Analytical Chemistry and Spectroscopy
Wiley InterScience Backfile Collection 1832-2000
Several types of artifacts were shown to be present in 4-sector tandem collision-induced dissociation (CID) mass spectra. In CID spectra of protonated peptides produced by liquid secondary-ion mass spectrometry (LSIMS), peaks corresponding to successive losses of matrix molecules from the precursor ion were observed. In addition, peaks corresponding to MH+ ions of smaller peptides that were also present in the sample/matrix mixture in greater abundance than the selected precursor ion were observed. Both of these types of artifact peaks were shown to originate from the ‘peak-at-every-mass’ chemical noise at the same nominal mass as that selected by the first 2 sectors (MS1). These noise ions are transmitted through to the collision cell and produce fragments that are analysed and detected in the next 2 sectors (MS2). A second, unrelated, kind of artifact was found to be due to decompositions in the second field-free region of MS2 in an EBEB geometry machine. These artifacts, which are detectable over only a very limited mass range when using a conventional single-point detector, can be present over a much greater mass range when an array detector is used and when the collision cell is floated above ground potential. A clear understanding of the origins of all peaks in a CID spectrum is important in order to have a firm foundation for interpretation, manual or computer-aided, of the spectra of unknown compounds.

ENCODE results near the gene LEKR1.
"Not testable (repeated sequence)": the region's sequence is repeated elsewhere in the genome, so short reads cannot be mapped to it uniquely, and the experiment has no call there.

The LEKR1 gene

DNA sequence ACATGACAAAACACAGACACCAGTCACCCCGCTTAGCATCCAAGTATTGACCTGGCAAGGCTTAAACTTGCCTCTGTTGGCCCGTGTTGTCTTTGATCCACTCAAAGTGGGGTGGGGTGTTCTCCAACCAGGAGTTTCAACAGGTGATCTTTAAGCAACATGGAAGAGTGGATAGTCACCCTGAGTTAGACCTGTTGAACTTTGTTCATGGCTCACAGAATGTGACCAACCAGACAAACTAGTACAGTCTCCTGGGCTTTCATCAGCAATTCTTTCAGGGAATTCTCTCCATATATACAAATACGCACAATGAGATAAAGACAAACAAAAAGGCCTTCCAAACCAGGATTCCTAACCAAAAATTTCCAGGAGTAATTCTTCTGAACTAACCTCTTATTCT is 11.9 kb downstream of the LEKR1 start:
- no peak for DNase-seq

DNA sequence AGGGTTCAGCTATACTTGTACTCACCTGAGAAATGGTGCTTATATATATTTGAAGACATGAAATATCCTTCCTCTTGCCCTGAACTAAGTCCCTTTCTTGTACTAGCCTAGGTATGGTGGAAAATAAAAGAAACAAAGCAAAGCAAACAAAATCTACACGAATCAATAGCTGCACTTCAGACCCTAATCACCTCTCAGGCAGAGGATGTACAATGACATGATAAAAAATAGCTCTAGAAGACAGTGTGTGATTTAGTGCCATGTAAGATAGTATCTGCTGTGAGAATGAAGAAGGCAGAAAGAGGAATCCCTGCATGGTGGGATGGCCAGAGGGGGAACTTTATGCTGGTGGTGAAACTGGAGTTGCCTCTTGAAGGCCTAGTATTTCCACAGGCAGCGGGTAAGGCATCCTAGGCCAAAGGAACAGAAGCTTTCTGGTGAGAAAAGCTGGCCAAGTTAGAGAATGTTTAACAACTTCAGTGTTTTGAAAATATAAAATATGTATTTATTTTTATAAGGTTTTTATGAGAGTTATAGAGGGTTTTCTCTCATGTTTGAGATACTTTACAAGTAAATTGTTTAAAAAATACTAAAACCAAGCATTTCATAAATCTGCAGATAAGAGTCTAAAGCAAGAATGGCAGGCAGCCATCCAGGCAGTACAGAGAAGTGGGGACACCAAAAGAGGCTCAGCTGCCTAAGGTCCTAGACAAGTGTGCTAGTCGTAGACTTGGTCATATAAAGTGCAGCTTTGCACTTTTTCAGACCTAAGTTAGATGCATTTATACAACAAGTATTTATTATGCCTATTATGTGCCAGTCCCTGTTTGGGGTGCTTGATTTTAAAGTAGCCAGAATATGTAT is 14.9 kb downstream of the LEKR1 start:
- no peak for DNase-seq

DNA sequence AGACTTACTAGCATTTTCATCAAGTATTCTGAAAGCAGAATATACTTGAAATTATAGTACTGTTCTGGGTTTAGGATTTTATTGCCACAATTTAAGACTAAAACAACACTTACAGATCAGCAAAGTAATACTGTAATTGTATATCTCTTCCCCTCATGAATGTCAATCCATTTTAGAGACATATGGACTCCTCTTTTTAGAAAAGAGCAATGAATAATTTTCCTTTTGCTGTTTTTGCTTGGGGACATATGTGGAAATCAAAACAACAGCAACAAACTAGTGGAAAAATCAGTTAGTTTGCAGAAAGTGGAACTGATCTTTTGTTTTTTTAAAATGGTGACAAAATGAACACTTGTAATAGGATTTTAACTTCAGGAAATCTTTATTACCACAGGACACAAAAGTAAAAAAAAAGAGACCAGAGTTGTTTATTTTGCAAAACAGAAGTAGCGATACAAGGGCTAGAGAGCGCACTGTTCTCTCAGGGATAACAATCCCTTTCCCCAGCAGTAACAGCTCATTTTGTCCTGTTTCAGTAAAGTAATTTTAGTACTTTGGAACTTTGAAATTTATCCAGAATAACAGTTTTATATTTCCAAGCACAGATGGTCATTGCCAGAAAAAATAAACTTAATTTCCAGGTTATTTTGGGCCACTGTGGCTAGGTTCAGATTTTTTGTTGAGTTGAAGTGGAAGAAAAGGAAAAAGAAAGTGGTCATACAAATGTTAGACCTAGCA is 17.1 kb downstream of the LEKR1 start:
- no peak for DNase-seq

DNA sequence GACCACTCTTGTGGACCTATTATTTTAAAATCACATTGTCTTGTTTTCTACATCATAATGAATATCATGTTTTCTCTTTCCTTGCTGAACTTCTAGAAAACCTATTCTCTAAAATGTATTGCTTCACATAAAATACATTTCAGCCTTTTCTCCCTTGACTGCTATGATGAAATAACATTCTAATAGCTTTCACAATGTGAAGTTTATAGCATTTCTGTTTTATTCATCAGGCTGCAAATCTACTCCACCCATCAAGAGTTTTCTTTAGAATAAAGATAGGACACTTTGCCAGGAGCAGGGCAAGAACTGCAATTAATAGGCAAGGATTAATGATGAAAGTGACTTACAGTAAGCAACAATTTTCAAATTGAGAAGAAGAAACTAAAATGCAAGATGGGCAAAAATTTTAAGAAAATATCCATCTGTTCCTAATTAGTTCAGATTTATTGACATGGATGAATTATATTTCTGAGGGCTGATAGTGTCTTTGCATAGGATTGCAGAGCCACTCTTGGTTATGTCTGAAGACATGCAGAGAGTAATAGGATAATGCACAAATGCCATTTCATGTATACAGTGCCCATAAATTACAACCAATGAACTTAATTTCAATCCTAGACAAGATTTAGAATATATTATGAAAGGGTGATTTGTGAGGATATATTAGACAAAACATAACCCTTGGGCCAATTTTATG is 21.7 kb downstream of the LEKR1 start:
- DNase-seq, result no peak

Type of Medium: